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Soul boy hits his peak at home

The ladies love Hozier. So much so, that our leading boy is blushing. "Give me a chance," smiles the Wicklow lad, adjusting an electric guitar around his gangly frame and welcoming us on board. At least, that's what we think he said (it's difficult to hear over the squealing). All this noise; all this madness, and Andrew Hozier-Byrne has yet to play a single note. That's the big time for you.

What a year it's been for the chap. Mainstream chart success worldwide; various high-profile TV appearances in America; one of the world's biggest songs in the transcendent Take Me to Church (still sitting comfortably in the US top-three); yes, the dude's been busy, to say the least.

A few nights ago, he performed at the Victoria's Secret Fashion Show, alongside Taylor Swift and Ed Sheeran. Make what you will of that one, but Hozier's proudest achievement, we reckon, is arriving back in Ireland to a sold-out Olympia Theatre where family, friends and devout followers of The Church of Hozier (the fan club can have that one for free) have gathered for this most immense of seasonal homecomings.


And whaddaya know? The ubiquitous 24-year-old has found his groove. In time, he might yet loosen up some more - maybe even break a sweat. Indeed, Hozier is pinned to the one spot, as always, but with that outstanding, soulful cry of his we are truly in the presence of a heavyweight contender.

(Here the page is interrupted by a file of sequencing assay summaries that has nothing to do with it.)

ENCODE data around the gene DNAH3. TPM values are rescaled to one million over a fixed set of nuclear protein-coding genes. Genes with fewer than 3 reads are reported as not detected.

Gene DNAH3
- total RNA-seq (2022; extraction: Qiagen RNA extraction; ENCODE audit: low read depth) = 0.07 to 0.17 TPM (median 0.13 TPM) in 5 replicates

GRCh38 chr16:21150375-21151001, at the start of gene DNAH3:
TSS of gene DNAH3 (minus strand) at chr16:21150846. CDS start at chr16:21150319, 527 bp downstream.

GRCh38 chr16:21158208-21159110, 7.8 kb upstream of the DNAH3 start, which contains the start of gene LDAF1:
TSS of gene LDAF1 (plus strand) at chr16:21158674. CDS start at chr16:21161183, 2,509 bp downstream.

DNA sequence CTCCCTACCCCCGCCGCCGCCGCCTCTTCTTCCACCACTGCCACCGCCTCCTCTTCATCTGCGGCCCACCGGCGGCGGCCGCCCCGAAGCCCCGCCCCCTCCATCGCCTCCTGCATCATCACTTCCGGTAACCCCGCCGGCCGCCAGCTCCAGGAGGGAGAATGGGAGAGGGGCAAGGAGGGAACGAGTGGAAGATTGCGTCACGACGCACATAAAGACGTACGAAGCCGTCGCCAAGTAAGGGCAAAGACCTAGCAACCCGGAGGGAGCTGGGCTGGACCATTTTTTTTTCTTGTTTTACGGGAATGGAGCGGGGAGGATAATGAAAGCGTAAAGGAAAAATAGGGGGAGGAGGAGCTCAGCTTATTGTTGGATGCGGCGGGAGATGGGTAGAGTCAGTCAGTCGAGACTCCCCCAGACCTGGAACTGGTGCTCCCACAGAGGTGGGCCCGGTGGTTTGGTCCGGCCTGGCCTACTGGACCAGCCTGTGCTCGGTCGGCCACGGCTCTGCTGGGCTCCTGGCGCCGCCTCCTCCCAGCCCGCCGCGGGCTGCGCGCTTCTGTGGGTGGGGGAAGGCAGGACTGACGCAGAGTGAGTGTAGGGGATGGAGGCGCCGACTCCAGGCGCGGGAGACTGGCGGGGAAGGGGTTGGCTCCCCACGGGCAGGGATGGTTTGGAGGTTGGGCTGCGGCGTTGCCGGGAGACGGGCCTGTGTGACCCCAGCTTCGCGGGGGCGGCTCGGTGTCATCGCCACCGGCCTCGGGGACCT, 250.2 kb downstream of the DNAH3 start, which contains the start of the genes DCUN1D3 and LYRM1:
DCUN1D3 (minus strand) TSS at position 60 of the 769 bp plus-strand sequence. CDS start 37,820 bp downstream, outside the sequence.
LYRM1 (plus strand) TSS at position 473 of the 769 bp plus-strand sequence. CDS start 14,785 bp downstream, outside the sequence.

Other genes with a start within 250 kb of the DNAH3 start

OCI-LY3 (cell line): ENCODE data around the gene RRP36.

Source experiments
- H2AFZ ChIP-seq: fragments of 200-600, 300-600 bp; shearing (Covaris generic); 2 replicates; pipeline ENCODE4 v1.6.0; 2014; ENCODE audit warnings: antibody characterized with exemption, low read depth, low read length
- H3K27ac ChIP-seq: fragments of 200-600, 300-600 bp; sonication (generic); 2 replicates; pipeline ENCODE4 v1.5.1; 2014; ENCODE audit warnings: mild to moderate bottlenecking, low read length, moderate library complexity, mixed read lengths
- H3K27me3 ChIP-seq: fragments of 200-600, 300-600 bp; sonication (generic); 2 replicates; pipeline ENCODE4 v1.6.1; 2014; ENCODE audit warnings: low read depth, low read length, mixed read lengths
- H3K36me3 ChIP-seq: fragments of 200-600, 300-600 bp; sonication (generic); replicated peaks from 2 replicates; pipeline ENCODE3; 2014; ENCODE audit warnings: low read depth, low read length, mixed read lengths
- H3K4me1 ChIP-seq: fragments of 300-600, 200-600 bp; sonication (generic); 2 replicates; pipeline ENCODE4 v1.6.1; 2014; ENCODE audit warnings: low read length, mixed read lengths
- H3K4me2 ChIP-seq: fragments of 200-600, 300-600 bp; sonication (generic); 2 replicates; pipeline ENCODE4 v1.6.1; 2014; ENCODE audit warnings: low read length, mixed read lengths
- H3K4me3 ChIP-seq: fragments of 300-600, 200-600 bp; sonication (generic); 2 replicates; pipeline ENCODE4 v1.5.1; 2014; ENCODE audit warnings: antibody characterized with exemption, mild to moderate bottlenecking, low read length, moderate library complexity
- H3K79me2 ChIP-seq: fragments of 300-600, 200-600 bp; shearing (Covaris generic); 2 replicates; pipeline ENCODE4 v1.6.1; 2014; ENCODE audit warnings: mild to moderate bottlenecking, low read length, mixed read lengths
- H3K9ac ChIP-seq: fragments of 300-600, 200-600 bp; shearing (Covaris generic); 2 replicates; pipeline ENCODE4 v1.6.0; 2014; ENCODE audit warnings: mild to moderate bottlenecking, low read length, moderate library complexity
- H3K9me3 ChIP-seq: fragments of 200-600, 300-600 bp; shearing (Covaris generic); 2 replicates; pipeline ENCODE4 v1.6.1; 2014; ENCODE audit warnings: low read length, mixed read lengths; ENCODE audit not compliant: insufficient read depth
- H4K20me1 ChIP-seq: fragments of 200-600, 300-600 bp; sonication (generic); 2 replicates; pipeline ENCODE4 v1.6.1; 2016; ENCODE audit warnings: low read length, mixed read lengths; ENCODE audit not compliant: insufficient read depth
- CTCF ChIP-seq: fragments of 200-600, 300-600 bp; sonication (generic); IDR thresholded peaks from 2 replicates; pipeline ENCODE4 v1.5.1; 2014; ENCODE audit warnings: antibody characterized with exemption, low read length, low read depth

Hozier's powerful, rock-tinted, R&B throw-downs suggest an artist at the very peak of his creative game. With just the one album under his belt, that's quite a feat.

Flanked by a proficient and attentive squad of supporting players, Andrew's superior vocal soars high and wide, basking in the scintillating fretwork of the marvellous From Eden and the gorgeous In a Week (featuring the talented Karen Cowley).

Hozier: The Bluesman shakes things up on Jackie and Wilson, and later throws in some cleverly-arranged covers (Skip James' Illinois Blues and Amerie's 1 Thing). The bloke's done his homework.

Too nice for his own good? Perhaps, but you had better believe that the humble song-and-dance man is well able for drunken hecklers, too (there's only one of them, and Hozier puts him back in his box).

By the time we get to the Big Song (still magnificent), there are tears in his eyes. Dedicating the set to his artist mother, who designed his album cover, Hozier wears the stunned expression of a man who can't quite believe his luck. We can. The arenas beckon, my friend. HHHHH